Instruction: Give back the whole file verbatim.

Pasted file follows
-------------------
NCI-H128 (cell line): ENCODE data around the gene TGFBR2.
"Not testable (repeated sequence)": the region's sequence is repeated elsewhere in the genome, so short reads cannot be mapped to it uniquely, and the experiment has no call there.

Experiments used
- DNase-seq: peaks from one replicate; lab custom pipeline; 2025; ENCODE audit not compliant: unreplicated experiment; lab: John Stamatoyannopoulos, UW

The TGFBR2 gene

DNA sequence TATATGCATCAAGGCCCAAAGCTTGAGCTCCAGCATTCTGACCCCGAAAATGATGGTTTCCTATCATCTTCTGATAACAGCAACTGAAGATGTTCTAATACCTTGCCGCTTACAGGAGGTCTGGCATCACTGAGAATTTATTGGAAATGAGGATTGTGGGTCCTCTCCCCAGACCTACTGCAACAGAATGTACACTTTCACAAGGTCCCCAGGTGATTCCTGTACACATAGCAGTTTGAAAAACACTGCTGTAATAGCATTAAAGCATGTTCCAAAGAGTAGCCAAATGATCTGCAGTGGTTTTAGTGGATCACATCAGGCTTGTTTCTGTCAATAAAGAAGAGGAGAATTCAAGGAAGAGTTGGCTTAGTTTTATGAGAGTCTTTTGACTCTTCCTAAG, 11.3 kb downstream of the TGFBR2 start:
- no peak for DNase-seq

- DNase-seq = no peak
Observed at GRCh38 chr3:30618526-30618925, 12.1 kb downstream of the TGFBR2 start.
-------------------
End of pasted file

NCI-H128 (cell line): ENCODE data around the gene TGFBR2.
"Not testable (repeated sequence)": the region's sequence is repeated elsewhere in the genome, so short reads cannot be mapped to it uniquely, and the experiment has no call there.

Experiments used
- DNase-seq: peaks from one replicate; lab custom pipeline; 2025; ENCODE audit not compliant: unreplicated experiment; lab: John Stamatoyannopoulos, UW

The TGFBR2 gene

DNA sequence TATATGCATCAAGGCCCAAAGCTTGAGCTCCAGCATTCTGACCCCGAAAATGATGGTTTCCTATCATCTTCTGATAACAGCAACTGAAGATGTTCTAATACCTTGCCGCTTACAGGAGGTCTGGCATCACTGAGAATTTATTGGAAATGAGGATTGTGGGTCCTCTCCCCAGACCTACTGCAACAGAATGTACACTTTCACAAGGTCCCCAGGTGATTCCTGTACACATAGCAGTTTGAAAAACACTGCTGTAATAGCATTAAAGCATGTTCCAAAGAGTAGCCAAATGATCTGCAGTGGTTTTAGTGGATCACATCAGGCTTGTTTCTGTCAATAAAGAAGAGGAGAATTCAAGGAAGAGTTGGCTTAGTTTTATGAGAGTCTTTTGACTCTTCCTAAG, 11.3 kb downstream of the TGFBR2 start:
- no peak for DNase-seq

- DNase-seq = no peak
Observed at GRCh38 chr3:30618526-30618925, 12.1 kb downstream of the TGFBR2 start.